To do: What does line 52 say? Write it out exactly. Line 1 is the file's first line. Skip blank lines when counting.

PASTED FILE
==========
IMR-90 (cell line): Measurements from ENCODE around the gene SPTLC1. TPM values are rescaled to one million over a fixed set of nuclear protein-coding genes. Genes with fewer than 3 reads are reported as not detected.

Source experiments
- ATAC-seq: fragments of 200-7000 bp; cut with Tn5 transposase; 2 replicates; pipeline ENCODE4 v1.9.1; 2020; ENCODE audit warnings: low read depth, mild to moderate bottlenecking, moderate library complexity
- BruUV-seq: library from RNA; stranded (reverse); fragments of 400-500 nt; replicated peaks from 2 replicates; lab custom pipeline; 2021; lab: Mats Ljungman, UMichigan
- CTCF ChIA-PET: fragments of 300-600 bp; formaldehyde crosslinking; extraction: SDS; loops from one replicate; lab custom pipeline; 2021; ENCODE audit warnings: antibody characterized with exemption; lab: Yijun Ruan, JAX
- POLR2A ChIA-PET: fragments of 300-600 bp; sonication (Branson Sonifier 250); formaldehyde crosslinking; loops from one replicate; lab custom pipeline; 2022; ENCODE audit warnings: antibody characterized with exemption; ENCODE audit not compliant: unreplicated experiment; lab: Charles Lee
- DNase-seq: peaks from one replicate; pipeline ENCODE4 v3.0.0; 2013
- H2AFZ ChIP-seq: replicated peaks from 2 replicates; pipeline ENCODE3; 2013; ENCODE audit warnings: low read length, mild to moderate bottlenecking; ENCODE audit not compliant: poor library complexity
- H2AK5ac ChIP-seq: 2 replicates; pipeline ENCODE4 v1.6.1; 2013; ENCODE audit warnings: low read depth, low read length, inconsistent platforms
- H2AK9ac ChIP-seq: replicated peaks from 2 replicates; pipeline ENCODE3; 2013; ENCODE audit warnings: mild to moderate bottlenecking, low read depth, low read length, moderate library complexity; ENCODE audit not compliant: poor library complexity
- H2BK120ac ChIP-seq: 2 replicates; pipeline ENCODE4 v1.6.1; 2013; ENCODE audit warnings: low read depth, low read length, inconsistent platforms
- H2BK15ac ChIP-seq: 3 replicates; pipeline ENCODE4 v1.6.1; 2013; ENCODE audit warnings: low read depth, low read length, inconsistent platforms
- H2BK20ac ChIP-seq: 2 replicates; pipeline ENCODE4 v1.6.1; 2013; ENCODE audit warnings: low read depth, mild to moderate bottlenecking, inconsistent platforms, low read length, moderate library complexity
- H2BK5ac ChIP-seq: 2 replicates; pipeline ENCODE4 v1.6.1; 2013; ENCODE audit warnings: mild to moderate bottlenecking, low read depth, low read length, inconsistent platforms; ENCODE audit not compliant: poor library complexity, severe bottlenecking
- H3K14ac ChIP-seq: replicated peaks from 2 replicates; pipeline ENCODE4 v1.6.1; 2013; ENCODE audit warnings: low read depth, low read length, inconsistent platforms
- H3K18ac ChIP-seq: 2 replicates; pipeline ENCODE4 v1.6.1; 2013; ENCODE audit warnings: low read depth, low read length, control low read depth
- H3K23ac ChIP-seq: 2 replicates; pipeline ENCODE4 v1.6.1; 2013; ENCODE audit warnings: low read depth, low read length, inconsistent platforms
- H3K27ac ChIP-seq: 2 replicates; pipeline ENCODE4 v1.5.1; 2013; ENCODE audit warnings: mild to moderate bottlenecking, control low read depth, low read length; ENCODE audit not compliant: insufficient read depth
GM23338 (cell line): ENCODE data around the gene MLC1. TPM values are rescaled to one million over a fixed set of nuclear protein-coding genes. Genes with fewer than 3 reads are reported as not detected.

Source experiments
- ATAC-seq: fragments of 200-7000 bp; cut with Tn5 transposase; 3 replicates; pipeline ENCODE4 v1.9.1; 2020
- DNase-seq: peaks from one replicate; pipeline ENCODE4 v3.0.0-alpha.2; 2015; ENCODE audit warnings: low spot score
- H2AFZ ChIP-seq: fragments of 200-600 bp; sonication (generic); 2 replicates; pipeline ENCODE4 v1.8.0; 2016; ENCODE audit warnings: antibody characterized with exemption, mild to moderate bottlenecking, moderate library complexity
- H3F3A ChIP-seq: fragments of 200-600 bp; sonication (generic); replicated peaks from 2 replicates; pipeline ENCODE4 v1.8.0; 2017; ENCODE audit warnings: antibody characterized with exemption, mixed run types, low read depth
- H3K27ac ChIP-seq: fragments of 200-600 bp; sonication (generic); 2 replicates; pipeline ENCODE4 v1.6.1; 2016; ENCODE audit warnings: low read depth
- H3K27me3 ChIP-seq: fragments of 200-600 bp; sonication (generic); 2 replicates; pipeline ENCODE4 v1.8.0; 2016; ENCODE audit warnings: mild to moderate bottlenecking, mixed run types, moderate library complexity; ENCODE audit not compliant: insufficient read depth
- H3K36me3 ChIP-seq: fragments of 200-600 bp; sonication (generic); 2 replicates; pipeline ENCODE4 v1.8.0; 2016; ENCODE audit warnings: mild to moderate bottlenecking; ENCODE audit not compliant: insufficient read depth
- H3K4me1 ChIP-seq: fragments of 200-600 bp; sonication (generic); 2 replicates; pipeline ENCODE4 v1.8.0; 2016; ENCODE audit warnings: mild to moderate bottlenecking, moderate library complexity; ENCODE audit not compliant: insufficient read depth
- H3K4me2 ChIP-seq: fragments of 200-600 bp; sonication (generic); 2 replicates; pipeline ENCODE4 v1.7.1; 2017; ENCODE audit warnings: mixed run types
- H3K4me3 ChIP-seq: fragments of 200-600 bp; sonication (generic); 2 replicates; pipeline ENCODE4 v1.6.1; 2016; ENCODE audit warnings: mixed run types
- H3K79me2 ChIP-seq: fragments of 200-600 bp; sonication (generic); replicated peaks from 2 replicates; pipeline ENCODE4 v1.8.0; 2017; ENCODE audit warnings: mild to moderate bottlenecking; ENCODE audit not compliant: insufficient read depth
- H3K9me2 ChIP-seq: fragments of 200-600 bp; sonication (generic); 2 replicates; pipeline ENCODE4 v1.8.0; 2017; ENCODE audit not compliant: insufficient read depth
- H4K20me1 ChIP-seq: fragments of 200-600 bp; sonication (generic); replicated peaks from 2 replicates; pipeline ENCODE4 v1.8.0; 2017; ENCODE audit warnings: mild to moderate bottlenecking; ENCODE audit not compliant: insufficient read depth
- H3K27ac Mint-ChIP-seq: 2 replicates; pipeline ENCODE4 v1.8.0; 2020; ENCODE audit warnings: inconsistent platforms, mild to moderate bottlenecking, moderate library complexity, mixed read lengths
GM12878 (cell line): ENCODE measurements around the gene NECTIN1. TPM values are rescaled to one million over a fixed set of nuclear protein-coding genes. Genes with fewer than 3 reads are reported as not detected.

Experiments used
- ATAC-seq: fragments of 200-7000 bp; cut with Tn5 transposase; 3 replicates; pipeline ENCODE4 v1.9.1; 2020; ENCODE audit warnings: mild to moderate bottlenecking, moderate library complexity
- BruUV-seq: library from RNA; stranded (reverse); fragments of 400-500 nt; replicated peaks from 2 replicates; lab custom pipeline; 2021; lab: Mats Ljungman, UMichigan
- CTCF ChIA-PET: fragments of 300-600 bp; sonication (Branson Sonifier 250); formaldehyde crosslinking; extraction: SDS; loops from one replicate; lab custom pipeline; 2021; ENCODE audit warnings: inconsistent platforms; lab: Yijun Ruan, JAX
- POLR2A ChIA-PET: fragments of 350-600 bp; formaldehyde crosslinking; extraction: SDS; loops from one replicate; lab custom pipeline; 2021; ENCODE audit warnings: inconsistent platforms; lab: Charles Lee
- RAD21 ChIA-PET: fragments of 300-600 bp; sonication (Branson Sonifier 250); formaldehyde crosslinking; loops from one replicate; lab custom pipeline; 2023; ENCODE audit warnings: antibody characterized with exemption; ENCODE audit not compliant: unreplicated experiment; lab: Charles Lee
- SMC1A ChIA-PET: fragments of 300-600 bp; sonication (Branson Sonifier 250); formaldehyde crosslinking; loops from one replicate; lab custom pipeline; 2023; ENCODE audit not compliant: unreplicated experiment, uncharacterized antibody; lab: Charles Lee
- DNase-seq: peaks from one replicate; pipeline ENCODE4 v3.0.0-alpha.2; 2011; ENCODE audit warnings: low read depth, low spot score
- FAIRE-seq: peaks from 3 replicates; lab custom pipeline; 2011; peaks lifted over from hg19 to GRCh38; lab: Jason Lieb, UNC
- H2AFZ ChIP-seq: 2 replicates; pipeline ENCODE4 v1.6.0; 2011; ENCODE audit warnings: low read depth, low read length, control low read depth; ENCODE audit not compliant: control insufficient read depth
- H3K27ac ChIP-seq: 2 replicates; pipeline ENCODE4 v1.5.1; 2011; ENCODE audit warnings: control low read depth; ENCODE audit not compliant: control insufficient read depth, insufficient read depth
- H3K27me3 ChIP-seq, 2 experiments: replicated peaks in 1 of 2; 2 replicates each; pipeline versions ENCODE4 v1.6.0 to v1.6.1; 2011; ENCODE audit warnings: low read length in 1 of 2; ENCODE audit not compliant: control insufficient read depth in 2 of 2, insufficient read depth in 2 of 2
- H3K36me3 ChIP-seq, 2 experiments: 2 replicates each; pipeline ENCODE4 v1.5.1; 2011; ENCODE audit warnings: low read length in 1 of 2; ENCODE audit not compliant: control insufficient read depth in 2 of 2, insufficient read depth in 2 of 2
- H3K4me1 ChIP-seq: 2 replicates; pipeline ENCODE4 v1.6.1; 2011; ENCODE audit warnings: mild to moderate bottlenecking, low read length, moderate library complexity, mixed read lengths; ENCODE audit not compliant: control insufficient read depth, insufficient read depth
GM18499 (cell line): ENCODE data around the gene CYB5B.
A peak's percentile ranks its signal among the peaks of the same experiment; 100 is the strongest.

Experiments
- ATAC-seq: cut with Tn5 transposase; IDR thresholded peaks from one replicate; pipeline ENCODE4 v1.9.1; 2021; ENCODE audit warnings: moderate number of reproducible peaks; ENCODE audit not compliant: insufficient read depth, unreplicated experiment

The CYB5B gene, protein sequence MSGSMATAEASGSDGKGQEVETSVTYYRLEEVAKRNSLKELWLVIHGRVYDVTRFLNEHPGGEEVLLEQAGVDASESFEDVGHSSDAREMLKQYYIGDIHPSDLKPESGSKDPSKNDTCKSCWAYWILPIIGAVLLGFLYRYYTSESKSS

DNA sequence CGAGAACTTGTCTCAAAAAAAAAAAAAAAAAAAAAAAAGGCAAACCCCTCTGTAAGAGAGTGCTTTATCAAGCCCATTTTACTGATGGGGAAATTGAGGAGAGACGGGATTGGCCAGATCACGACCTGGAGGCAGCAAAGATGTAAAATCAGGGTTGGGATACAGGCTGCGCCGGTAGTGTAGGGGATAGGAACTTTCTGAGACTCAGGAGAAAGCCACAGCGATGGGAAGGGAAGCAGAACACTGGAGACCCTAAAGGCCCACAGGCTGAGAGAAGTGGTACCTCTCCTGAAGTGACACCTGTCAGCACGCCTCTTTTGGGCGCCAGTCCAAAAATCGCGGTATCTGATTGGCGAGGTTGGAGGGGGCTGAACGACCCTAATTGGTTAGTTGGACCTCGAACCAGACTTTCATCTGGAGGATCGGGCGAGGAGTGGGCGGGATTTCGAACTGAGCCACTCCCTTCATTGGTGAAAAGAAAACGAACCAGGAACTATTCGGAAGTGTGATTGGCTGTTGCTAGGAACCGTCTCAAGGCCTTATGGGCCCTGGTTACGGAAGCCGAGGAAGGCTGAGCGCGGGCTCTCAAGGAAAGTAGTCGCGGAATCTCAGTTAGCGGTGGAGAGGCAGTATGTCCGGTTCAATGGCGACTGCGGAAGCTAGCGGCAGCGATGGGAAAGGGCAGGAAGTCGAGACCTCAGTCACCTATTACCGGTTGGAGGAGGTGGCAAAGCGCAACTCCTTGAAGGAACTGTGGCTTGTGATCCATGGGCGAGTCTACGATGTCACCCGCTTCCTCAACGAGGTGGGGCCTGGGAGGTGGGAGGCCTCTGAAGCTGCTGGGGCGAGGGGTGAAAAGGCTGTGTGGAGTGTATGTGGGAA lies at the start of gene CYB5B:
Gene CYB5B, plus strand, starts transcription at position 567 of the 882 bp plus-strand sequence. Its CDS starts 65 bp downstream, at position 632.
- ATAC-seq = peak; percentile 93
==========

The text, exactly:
Experiments